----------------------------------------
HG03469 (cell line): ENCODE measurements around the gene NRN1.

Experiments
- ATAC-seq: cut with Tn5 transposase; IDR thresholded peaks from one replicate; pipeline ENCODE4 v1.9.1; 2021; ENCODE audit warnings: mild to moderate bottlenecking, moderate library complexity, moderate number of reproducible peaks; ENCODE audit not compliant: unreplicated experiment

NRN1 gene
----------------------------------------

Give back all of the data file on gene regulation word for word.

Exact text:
HG03469 (cell line): ENCODE measurements around the gene NRN1.

Experiments
- ATAC-seq: cut with Tn5 transposase; IDR thresholded peaks from one replicate; pipeline ENCODE4 v1.9.1; 2021; ENCODE audit warnings: mild to moderate bottlenecking, moderate library complexity, moderate number of reproducible peaks; ENCODE audit not compliant: unreplicated experiment

NRN1 gene